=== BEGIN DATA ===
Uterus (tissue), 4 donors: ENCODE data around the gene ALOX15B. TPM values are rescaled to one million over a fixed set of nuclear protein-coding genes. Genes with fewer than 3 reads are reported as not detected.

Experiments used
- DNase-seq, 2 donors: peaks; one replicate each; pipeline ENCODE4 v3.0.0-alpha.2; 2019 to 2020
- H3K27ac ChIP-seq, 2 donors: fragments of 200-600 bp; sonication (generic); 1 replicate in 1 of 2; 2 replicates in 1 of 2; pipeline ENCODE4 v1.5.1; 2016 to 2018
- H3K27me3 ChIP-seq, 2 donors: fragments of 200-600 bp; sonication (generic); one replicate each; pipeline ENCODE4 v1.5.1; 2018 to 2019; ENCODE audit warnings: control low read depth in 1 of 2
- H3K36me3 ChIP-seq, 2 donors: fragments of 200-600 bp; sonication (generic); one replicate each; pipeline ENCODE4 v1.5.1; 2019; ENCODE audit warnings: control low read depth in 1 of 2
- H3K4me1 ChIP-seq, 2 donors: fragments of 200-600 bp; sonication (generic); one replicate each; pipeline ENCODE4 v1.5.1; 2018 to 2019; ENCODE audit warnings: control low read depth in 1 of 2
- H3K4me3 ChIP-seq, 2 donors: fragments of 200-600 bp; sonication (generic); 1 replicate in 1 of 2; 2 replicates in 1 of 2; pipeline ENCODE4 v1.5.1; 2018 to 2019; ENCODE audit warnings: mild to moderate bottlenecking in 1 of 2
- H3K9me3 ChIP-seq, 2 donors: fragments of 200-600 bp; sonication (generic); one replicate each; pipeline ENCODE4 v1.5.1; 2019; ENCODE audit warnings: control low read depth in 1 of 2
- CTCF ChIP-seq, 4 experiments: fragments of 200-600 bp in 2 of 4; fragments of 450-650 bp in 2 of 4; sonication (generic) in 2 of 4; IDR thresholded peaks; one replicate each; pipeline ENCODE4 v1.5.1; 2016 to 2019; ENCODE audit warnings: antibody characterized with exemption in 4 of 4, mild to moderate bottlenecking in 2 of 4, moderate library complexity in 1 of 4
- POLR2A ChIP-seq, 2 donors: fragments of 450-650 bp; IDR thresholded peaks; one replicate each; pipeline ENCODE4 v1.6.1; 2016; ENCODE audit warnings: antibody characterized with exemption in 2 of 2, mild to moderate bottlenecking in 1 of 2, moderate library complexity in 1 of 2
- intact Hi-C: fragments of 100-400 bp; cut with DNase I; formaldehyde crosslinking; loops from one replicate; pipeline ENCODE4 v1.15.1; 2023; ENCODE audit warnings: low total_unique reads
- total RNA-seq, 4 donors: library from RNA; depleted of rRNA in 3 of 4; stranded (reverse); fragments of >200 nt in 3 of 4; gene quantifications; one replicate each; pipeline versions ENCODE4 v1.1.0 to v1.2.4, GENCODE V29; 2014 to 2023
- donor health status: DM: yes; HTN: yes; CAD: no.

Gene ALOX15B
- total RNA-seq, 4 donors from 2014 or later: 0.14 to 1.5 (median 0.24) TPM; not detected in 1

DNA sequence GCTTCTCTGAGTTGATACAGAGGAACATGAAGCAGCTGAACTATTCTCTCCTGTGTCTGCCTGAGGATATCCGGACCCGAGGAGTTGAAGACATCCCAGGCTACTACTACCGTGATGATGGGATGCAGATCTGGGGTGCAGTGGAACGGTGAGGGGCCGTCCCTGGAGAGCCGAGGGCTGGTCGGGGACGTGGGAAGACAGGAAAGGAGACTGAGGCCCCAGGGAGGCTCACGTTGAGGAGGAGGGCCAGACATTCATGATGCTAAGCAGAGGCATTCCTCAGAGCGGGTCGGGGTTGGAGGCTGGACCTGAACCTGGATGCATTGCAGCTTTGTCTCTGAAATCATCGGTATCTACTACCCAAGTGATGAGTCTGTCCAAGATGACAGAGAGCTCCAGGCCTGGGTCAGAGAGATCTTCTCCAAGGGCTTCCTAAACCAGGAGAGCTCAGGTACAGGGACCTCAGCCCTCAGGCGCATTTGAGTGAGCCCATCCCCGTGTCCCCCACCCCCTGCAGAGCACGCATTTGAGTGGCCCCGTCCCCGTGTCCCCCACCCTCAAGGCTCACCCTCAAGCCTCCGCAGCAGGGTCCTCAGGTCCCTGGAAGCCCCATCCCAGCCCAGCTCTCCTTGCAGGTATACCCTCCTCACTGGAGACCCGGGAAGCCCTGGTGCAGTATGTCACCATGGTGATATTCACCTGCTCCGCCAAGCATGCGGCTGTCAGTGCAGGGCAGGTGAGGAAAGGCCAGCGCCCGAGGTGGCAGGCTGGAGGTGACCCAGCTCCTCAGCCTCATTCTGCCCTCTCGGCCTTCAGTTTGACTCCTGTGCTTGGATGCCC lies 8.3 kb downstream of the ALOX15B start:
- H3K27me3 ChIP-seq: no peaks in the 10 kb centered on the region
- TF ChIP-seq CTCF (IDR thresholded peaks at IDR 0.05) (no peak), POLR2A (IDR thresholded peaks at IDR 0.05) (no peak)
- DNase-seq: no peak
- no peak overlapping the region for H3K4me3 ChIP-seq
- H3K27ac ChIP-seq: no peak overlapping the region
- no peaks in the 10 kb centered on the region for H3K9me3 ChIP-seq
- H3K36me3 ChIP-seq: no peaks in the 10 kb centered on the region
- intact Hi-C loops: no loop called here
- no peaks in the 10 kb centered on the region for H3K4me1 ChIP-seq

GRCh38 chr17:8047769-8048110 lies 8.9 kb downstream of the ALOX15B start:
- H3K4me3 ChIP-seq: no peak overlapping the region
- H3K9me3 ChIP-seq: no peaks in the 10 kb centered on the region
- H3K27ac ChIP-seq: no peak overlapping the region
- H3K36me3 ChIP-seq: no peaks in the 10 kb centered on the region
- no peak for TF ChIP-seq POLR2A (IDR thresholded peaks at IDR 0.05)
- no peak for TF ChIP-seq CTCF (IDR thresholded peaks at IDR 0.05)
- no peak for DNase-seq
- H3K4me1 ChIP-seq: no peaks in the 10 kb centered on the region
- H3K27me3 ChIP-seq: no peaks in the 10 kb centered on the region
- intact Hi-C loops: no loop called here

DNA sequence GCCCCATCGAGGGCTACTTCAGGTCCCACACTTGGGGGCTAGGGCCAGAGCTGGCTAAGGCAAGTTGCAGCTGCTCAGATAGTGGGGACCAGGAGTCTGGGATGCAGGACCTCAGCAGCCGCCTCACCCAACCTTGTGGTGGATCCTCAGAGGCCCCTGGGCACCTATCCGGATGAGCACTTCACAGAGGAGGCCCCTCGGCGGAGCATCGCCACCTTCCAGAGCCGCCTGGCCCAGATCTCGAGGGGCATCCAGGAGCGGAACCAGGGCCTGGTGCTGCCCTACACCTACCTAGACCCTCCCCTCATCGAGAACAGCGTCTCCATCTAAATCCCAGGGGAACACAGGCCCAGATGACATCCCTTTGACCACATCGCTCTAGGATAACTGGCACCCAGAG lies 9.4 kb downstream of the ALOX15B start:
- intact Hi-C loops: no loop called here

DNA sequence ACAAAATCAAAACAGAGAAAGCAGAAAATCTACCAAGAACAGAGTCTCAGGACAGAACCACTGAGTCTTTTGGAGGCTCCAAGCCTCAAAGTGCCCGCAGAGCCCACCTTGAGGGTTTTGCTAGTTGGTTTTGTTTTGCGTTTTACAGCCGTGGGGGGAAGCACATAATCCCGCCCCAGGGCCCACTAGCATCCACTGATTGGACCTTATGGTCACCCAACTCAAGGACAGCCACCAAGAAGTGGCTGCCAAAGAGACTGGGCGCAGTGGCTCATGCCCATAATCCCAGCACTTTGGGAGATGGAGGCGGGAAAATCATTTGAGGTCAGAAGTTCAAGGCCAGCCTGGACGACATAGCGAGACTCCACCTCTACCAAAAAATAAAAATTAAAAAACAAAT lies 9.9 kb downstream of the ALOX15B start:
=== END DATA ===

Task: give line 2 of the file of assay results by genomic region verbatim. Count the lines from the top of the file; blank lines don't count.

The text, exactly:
Experiments used